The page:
I meet many travellers who fit all over the spectrum of backpack sizes: from those who travel super light with barely anything more than a 30L backpack and a tiny bedroll to those who carry nearly their own weight in clothes. I fit somewhere in the middle, of course I am carrying everything I own in this world with me – all of my life’s possessions in a backpack.
Do I need it? Do I really need it? Will I die without it?
I ask myself three questions: Do I need it? Do I really need it? Will I die without it?
If I answer these questions truthfully, then I’m able to start shedding things from life that only just add weight to what I am carrying.
Then, I repeat my mantra: Live a life asset-light. Live a life asset-light.
Clothes, toiletries and my gadgets. That’s all. These are the things to keep me warm, the things to keep me clean, and the things to keep me entertained and connected.
Think small. The smaller you fold or roll your clothes, the more space you can have. But that’s not always an advantage! More space means you can fit more in – be careful with this and be true to yourself : Do I need it? Do I really need it? Will I die without it?
With electronic devices comes the need for charging accessories, which takes space and adds more weight. A laptop charger for example is nearly 200g on its own! Try to combine charging accessories. For example, you can charge your phone and your portable charger with the same wall plug.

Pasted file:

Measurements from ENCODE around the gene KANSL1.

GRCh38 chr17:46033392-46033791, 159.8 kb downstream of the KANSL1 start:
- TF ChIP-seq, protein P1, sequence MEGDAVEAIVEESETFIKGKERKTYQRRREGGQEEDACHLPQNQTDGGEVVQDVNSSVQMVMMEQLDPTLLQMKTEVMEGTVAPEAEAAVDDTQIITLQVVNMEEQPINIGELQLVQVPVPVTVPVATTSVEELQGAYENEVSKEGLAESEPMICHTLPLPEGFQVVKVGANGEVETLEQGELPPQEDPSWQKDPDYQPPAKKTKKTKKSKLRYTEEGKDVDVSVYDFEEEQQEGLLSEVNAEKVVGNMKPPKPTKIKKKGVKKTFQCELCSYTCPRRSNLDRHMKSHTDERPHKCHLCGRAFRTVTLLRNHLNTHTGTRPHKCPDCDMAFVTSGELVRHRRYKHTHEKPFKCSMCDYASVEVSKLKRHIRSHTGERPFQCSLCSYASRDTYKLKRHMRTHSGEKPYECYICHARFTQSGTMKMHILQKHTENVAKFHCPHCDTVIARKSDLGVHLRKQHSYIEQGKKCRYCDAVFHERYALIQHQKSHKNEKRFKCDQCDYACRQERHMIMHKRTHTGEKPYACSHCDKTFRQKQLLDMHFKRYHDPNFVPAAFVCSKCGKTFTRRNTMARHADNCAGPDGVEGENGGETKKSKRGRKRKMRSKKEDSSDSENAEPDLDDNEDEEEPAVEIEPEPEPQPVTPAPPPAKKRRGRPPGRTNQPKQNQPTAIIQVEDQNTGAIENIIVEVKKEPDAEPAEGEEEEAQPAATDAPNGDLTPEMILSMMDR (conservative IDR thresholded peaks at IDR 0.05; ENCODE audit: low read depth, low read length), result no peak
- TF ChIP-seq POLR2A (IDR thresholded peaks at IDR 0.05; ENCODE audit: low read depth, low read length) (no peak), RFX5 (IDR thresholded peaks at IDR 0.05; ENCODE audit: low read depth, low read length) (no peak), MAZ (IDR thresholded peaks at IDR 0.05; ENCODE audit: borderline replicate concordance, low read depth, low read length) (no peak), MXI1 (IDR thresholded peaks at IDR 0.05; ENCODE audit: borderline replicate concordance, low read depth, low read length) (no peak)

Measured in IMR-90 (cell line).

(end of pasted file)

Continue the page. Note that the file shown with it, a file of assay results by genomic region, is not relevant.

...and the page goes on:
This one is important, no matter how light or how heavy you pack. A backpack with a waist belt is best to help you to support and distribute the weight efficiently while you carry it. If you can adjust the height of the straps, that’s even better! Try on the backpack at the store before you commit to the purchase, you might save a few dollars, but will you save your spine?
The unmistakable front bag that identifies the wearer as a backpacker. Yes, you look funny, but unless you can get the contents of your daypack into your backpack, then wearing it on the front is inevitable.
What’s in my daypack? I keep my important documents, water bottle, snacks and small items in there. The things I think I might need immediate access to during my travel on a particular day will go straight into the front pack – laptop and headphones go in there during flights and bus/train trips.
Nope, not really. I’ve done couchsurfing without a sleeping bag and the hosts have graciously offered clean sheets and a blanket for me. Even hostels will provide sheets and a blanket if you need it.
Unless you plan on being away from civilisation for a period of time (like hiking and camping), then its best to leave your sleeping bag at home. If you insist on bringing it, find one that is lightweight but can keep you warm at 5 degrees (Celsius) or less.
Hmm, tough one. I see lots of travellers with hiking boots – its an unmistakable identifier of a backpacker. BUT, the benefits are minimal I think. Unless your boots have ankle support, then they are not really that great for day-to-day wear, and only when you are carrying your backpack. For practical reasons, hiking in nature where the paths are unsealed is the ideal environment for hiking boots – else your normal running shoes are fine (and they look slightly better for day-to-day wear).
I think pack as many as you can fit/carry. Unless you are washing your clothes yourself (in the sink or shower) then you’ll be changing these everyday (I hope!).